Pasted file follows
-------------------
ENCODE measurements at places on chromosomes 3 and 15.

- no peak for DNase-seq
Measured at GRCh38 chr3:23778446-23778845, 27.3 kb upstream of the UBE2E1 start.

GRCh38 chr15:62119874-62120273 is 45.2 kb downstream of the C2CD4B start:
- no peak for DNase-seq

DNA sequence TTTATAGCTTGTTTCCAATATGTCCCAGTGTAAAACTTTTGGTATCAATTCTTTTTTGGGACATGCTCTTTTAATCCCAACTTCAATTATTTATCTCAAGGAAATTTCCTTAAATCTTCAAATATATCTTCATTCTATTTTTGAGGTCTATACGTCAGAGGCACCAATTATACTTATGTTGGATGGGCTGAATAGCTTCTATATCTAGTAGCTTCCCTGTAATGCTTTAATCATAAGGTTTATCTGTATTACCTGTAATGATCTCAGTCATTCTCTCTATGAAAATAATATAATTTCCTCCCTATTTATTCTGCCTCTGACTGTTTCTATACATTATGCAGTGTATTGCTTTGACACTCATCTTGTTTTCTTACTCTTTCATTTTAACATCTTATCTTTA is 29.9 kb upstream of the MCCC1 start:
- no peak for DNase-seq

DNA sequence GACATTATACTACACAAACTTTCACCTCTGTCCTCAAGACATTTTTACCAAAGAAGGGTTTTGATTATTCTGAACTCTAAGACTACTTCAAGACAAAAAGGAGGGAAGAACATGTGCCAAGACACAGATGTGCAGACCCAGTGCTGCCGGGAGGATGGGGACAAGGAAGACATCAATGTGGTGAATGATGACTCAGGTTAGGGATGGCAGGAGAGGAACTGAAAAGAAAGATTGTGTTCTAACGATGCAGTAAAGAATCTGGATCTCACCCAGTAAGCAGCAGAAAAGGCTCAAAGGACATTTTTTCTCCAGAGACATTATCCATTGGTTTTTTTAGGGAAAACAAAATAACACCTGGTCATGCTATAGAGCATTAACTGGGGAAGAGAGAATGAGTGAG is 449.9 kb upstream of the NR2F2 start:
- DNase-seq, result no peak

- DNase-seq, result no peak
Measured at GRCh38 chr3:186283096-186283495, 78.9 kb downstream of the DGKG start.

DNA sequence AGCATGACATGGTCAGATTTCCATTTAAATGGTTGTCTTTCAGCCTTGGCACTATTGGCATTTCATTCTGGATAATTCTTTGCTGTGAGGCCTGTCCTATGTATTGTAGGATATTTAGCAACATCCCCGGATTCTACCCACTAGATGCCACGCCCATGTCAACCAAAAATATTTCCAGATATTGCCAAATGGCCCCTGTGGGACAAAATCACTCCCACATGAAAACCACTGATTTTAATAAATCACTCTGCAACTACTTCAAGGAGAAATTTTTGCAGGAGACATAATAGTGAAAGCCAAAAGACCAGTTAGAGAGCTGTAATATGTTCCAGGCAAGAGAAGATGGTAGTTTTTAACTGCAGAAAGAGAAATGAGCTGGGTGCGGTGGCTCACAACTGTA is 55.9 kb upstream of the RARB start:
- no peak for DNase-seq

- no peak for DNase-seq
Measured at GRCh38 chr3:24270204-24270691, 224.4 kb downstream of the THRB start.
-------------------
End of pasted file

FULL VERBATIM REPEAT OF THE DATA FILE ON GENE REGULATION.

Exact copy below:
ENCODE measurements at places on chromosomes 3 and 15.

- no peak for DNase-seq
Measured at GRCh38 chr3:23778446-23778845, 27.3 kb upstream of the UBE2E1 start.

GRCh38 chr15:62119874-62120273 is 45.2 kb downstream of the C2CD4B start:
- no peak for DNase-seq

DNA sequence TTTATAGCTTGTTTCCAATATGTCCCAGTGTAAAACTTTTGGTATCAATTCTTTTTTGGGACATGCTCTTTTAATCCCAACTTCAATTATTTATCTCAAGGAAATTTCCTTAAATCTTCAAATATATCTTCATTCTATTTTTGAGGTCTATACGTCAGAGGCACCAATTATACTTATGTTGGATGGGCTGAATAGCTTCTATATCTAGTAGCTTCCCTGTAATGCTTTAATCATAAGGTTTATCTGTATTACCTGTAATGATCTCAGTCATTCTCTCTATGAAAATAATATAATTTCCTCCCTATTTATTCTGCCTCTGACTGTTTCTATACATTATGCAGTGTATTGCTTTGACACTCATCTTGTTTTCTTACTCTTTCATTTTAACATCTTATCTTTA is 29.9 kb upstream of the MCCC1 start:
- no peak for DNase-seq

DNA sequence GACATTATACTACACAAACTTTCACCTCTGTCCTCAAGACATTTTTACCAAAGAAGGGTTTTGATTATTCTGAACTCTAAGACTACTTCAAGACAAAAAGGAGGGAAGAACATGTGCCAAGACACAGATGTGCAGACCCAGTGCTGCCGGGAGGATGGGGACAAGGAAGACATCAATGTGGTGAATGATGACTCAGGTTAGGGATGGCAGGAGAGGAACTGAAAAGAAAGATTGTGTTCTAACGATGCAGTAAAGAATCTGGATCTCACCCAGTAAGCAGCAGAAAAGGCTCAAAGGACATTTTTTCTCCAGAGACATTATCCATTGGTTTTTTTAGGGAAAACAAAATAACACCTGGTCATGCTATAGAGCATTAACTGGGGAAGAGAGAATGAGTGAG is 449.9 kb upstream of the NR2F2 start:
- DNase-seq, result no peak

- DNase-seq, result no peak
Measured at GRCh38 chr3:186283096-186283495, 78.9 kb downstream of the DGKG start.

DNA sequence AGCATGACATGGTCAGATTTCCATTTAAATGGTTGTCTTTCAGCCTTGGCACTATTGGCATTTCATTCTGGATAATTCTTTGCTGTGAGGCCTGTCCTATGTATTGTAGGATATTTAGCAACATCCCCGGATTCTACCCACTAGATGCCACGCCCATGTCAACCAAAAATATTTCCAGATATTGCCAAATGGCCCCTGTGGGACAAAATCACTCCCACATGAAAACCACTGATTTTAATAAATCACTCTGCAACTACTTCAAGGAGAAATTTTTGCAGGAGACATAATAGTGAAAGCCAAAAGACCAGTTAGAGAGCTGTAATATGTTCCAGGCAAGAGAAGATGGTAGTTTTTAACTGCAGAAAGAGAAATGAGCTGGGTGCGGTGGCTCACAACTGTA is 55.9 kb upstream of the RARB start:
- no peak for DNase-seq

- no peak for DNase-seq
Measured at GRCh38 chr3:24270204-24270691, 224.4 kb downstream of the THRB start.